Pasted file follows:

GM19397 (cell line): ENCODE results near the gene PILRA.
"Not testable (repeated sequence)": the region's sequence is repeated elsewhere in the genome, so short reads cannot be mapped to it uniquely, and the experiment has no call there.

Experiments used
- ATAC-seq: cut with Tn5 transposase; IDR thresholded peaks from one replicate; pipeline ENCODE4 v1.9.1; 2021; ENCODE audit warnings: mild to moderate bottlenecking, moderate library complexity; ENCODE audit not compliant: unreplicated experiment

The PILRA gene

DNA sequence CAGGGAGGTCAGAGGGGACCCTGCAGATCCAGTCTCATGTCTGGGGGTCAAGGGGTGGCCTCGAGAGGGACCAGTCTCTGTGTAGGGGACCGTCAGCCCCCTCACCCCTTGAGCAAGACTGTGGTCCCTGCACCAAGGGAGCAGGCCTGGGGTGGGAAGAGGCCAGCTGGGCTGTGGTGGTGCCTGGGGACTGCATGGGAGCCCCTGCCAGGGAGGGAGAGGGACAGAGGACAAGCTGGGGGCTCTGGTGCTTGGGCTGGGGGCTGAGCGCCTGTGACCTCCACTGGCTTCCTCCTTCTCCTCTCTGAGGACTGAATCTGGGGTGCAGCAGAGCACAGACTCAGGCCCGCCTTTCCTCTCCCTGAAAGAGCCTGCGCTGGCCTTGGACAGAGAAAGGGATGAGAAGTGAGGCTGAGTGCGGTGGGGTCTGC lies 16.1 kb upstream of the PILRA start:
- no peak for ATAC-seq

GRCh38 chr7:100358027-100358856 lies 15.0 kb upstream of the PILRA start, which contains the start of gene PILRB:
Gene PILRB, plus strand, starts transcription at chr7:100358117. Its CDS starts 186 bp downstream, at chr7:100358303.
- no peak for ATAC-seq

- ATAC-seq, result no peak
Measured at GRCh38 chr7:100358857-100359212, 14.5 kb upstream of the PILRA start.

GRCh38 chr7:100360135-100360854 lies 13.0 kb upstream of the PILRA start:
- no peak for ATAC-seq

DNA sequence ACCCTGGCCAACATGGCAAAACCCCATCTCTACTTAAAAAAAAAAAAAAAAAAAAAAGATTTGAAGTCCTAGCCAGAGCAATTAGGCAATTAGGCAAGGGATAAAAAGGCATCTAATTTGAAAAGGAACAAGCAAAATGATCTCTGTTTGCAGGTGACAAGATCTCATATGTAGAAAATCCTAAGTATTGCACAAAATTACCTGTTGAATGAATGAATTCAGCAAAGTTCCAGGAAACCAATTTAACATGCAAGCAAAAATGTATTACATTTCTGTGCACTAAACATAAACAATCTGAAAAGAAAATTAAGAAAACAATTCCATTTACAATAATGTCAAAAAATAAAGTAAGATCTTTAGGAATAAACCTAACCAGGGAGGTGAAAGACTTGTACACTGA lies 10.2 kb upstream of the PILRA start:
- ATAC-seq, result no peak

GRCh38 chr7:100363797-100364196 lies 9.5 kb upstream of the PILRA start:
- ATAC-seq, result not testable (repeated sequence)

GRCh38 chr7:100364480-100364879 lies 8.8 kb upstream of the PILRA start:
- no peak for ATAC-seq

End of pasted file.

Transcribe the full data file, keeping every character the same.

GM19397 (cell line): ENCODE results near the gene PILRA.
"Not testable (repeated sequence)": the region's sequence is repeated elsewhere in the genome, so short reads cannot be mapped to it uniquely, and the experiment has no call there.

Experiments used
- ATAC-seq: cut with Tn5 transposase; IDR thresholded peaks from one replicate; pipeline ENCODE4 v1.9.1; 2021; ENCODE audit warnings: mild to moderate bottlenecking, moderate library complexity; ENCODE audit not compliant: unreplicated experiment

The PILRA gene

DNA sequence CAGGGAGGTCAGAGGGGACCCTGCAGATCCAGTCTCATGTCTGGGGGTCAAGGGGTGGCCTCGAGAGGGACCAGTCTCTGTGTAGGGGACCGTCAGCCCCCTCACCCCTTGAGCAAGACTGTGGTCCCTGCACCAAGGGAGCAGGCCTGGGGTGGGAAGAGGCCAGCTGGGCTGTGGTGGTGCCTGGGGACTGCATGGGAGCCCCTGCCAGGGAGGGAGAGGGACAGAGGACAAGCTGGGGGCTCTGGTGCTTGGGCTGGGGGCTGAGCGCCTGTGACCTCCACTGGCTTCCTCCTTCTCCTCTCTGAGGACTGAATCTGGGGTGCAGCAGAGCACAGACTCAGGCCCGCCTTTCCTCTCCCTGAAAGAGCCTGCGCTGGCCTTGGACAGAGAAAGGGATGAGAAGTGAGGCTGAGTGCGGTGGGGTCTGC lies 16.1 kb upstream of the PILRA start:
- no peak for ATAC-seq

GRCh38 chr7:100358027-100358856 lies 15.0 kb upstream of the PILRA start, which contains the start of gene PILRB:
Gene PILRB, plus strand, starts transcription at chr7:100358117. Its CDS starts 186 bp downstream, at chr7:100358303.
- no peak for ATAC-seq

- ATAC-seq, result no peak
Measured at GRCh38 chr7:100358857-100359212, 14.5 kb upstream of the PILRA start.

GRCh38 chr7:100360135-100360854 lies 13.0 kb upstream of the PILRA start:
- no peak for ATAC-seq

DNA sequence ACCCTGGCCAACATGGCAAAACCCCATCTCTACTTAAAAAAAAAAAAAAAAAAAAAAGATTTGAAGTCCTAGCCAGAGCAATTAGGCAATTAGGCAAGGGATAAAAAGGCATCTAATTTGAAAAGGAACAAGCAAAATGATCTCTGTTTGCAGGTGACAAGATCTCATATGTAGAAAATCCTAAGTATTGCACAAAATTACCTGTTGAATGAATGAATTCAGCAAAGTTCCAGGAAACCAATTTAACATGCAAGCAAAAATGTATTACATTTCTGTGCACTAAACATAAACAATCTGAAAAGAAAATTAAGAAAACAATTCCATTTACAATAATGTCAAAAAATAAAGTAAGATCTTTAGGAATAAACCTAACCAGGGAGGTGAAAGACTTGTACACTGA lies 10.2 kb upstream of the PILRA start:
- ATAC-seq, result no peak

GRCh38 chr7:100363797-100364196 lies 9.5 kb upstream of the PILRA start:
- ATAC-seq, result not testable (repeated sequence)

GRCh38 chr7:100364480-100364879 lies 8.8 kb upstream of the PILRA start:
- no peak for ATAC-seq